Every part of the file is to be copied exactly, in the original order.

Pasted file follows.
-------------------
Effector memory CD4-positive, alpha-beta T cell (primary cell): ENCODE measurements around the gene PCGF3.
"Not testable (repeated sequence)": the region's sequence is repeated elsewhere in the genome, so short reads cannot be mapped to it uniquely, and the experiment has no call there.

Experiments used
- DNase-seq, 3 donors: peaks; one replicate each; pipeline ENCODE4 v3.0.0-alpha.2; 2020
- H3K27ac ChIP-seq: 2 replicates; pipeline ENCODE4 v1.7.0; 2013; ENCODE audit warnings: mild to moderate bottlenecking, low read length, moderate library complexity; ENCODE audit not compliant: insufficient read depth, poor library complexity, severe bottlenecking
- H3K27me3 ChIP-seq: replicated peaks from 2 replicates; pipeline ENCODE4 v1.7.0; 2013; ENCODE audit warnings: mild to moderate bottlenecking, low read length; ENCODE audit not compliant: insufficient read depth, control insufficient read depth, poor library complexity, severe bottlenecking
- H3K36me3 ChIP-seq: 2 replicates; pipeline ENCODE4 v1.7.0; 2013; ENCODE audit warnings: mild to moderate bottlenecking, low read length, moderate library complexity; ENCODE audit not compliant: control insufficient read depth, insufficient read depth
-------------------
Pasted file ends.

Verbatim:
Effector memory CD4-positive, alpha-beta T cell (primary cell): ENCODE measurements around the gene PCGF3.
"Not testable (repeated sequence)": the region's sequence is repeated elsewhere in the genome, so short reads cannot be mapped to it uniquely, and the experiment has no call there.

Experiments used
- DNase-seq, 3 donors: peaks; one replicate each; pipeline ENCODE4 v3.0.0-alpha.2; 2020
- H3K27ac ChIP-seq: 2 replicates; pipeline ENCODE4 v1.7.0; 2013; ENCODE audit warnings: mild to moderate bottlenecking, low read length, moderate library complexity; ENCODE audit not compliant: insufficient read depth, poor library complexity, severe bottlenecking
- H3K27me3 ChIP-seq: replicated peaks from 2 replicates; pipeline ENCODE4 v1.7.0; 2013; ENCODE audit warnings: mild to moderate bottlenecking, low read length; ENCODE audit not compliant: insufficient read depth, control insufficient read depth, poor library complexity, severe bottlenecking
- H3K36me3 ChIP-seq: 2 replicates; pipeline ENCODE4 v1.7.0; 2013; ENCODE audit warnings: mild to moderate bottlenecking, low read length, moderate library complexity; ENCODE audit not compliant: control insufficient read depth, insufficient read depth